Text and images by George Cassidy Payne
Born in Concord, Massachusetts (1817-62), Henry David Thoreau is an unlikely addition to my New York writer’s series. BELOW Thoreau attended Harvard (1833-37) and spent his “career” as a schoolteacher, land surveyor, pencil maker, and author in his hometown. But Thoreau does have a visceral connection to the Empire State that led directly to his revolutionary literary and social experiment at Walden Pond.
In July 1844, Thoreau hiked alone through Adams, Massachusetts (birthplace of Susan B. Anthony), and ascended Mt. Greylock on a route known today as the Bellows Pipe Trail. As Thoreau describes it, “My route lay up a long and spacious valley called Bellows, because the winds rush up or down it with violence in storms, sloping up to the vertical clouds between the principle range and lower mountain…It seemed a road for the pilgrim to enter upon who would climb to the gates of heaven.”
In A Week on the Concord and Merrimack Rivers, published in 1867, he recounted the journey mainly from a poetic and sensory perspective. He even called it a digression. But I think it’s fair to say that he was in a fragile psychological state. Struggling to find outlets for his writing, he was 27 and full of grief and self-doubt. Two years before, his younger brother John died as a result of an infection received from shaving. Added to his woes was a rejected marriage proposal to a distant cousin who he adored. He was also evading the scorn of his townsmen back in Concord after he had accidentally set fire to 300 acres of woodland. In every sense of the word, Thoreau was a depressed young man. He was also ripe for an epiphany. What Greylock had to offer, did not disappoint.
At the top of the mountain stood an observatory erected by the students of the Williamstown College (today Williams College), and Thoreau had the mountain to himself. At nightfall, he covered himself with a door to keep warm and went to sleep. When he awoke from this metaphorical coffin, the world was completely different. “As the light in the east suddenly increased, it revealed to me more clearly the new world into which I had risen in the night, the new terra firma perchance of my future life… There was not a crevice left through which the trivial places of Massachusetts, or Vermont or New York, could be seen, while I still inhaled the clear atmosphere of a July morning” if it were July there… All around beneath me was spread a hundred miles on every side, as far as the eye could reach, an undulating country of clouds. … It was such a country as we might see in dreams, with all the delights of paradise. … It was a favor for which to be forever silent to be shown this vision.”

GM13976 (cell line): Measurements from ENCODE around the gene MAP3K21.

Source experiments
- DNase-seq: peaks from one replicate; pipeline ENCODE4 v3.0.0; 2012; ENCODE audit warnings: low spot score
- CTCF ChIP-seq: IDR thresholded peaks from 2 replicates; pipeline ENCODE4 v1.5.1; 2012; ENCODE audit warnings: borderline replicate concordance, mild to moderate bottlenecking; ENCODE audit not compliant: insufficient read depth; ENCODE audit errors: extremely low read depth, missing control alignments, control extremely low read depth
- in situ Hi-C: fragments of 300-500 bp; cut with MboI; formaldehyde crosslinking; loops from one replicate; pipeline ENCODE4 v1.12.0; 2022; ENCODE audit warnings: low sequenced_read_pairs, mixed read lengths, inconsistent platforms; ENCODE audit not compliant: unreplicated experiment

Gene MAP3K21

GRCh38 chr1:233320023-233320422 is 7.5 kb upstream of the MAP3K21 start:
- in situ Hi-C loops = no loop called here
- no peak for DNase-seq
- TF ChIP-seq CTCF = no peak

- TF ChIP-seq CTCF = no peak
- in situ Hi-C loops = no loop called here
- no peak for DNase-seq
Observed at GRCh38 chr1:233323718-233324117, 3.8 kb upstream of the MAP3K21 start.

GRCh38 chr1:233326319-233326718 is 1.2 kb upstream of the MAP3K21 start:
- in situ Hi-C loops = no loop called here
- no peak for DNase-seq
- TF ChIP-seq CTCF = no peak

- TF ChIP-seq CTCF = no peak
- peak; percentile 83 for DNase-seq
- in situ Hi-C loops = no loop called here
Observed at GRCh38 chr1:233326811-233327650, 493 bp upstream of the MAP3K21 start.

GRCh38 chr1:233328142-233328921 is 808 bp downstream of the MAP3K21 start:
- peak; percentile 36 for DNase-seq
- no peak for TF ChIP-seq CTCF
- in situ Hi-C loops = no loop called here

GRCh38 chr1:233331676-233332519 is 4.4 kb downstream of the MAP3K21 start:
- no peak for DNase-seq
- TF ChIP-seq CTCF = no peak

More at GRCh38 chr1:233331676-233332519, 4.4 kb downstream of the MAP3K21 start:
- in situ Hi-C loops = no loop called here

At the time, Thoreau may have experienced this moment of kinship with the clouds and mist as another example of nature’s glory. But knowing what we do about Thoreau’s journey as a writer, naturalist, and philosopher, this moment of transcendence “above storm and cloud,” can be viewed as a turning point. His subsequent tour of the magisterial Catskills in NY, where he had time to process what had occurred at Greylock, completed the metamorphosis. When he returned home, he received a letter from a friend named Isaac Hecker, dated 31 July 1844.
It was not altogether the circumstance of our immediate physical nearness, tho this may [have] been the consequence of a higher affinity, that inspired us to commune with each other. This I am fully sensible since our separation [sic]. Oftentimes we observe ourselves to be passive or cooperative agents of profounder principles than we at the time ever dream of.
I have been stimulated to write to you at this present moment on account of a certain project which I have formed in which your influence has no slight share I imagine in forming. It is to work our passage to Europe, and to walk, work and beg, if needs be, as far when there as we are inclined to do . . .
Thoreau responds to Hecker on 14 August 1844:
I am glad to hear your voice from that populous city and the more so for the tenor of its discourse. I have just returned from a pedestrian excursion, some what similar to that you propose, parvis componere magna, to the Catskill mountains . . .
Channing wonders how I can resist your invitation, I, a single man—unfettered—and so do I . . . I hope you will find a companion who will enter as heartily into your schemes as I should have done.
I am really sorry that the Genius will not let me go with you, but I trust that it will conduct to other adventures, and so if nothing prevents we will compare notes at last.
In light of what we know about his transformation in the Berkshires and Catskills, Thoreau’s decision to turn down an invitation to visit Europe is more than a polite decline attributed to traveler’s fatigue or lack of interest. As I see it, this was a symbolic decision which confirmed the presence of divine providence working in the life of a great American artist on the verge of breaking out.
In other words, what he discovered in the mountains of Western Mass and Eastern New York, gave him the self-confidence and clarity of purpose needed to find physical healing, self-acceptance, and creative inspiration. It is not unreasonable to posit that these experiences prepared him for his new life in Concord and eventually set the stage for Walden. If he felt compelled to go off to Europe to escape his reputation or “find himself” somewhere far away from home in a different country and culture, the following lines may never have been written:— “Where I Lived, and What I Lived For,” from Walden
George Payne is a social worker, philosopher, poet, and freelance writer. He has a B.A. in History from St. John Fisher College.ON OTHER NEW YORK WRITERS
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